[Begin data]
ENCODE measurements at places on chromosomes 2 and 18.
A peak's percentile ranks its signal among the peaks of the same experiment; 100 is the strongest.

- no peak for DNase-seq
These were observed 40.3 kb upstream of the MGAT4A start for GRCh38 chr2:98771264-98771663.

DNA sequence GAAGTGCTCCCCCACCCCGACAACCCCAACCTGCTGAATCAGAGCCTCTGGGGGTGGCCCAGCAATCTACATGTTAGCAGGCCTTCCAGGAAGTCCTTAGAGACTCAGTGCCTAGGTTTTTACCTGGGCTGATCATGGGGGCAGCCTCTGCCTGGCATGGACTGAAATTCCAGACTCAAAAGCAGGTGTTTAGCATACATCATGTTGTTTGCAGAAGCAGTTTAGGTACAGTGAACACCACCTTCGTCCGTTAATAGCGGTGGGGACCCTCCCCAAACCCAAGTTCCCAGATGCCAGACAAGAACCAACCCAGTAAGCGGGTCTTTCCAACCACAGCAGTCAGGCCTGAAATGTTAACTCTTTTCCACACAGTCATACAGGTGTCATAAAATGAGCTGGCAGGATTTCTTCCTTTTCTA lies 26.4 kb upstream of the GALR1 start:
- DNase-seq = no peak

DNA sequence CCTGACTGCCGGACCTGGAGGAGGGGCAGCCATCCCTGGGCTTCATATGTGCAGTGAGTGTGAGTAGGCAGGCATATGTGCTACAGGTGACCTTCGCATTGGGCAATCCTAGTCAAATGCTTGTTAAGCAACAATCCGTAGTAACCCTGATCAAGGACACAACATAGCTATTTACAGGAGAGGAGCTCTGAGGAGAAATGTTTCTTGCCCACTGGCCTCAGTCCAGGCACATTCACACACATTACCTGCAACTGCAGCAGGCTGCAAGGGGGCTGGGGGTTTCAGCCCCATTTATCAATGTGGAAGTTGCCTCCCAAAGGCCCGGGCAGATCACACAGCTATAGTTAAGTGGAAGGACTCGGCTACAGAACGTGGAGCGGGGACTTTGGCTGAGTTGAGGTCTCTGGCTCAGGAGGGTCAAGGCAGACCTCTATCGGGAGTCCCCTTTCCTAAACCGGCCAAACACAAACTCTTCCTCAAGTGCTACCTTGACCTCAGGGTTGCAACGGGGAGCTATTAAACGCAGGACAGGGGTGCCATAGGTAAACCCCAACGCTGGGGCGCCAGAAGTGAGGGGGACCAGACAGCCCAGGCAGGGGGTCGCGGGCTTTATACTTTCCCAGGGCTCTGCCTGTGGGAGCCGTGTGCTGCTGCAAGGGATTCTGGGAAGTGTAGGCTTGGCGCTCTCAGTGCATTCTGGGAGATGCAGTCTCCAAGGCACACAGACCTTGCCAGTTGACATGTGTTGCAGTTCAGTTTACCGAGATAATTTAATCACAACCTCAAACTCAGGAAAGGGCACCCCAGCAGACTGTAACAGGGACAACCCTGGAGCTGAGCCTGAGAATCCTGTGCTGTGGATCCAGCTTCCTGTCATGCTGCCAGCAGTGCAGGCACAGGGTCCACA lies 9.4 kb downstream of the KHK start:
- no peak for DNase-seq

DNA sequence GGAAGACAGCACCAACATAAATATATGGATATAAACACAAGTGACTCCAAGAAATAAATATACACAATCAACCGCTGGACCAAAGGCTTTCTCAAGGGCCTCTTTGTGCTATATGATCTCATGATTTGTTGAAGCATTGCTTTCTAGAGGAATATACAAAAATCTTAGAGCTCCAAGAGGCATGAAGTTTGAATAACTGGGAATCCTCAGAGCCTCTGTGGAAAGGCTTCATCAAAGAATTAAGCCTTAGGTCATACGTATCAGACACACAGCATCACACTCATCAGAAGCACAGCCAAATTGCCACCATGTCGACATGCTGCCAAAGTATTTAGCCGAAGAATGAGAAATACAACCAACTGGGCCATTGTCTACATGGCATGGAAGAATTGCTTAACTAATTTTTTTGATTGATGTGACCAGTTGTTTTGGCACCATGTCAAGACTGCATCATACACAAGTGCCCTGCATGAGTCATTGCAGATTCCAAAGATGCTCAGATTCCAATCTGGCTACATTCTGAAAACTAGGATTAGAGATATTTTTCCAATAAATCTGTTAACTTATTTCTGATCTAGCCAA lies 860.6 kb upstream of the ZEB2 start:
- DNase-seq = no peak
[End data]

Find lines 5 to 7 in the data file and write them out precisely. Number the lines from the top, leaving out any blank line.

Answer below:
DNA sequence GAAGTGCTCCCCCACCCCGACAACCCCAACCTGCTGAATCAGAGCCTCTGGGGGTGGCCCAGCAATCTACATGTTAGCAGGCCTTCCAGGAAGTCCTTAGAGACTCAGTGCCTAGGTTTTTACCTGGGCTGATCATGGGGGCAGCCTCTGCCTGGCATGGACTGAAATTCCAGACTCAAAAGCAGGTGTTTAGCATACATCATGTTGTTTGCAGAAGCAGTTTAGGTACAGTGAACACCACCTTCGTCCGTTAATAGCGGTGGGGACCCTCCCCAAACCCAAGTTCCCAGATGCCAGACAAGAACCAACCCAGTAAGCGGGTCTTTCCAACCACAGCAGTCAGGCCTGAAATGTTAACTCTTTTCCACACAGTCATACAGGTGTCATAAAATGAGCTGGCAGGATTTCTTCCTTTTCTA lies 26.4 kb upstream of the GALR1 start:
- DNase-seq = no peak

DNA sequence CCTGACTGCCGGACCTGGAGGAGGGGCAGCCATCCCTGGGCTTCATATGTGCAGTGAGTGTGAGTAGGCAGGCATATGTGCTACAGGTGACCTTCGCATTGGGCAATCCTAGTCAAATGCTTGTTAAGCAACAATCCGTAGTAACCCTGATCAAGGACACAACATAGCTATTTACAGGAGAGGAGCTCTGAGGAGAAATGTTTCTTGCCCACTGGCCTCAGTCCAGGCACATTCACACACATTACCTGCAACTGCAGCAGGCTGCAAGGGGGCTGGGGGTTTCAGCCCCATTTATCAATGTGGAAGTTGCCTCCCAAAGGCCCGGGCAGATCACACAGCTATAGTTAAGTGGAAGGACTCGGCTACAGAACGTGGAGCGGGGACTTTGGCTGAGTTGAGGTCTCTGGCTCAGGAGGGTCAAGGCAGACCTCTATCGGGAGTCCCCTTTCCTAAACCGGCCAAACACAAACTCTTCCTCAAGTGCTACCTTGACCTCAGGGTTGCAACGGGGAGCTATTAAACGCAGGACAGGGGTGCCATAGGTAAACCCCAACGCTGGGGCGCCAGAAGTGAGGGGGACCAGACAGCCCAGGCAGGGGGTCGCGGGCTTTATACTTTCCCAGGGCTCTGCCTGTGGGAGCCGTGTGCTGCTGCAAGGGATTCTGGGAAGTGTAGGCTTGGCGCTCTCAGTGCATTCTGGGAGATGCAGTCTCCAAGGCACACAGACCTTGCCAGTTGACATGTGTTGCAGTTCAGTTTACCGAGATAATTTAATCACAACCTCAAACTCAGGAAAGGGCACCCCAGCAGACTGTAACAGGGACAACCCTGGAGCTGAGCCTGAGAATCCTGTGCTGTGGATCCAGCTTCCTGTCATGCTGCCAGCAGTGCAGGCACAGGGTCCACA lies 9.4 kb downstream of the KHK start: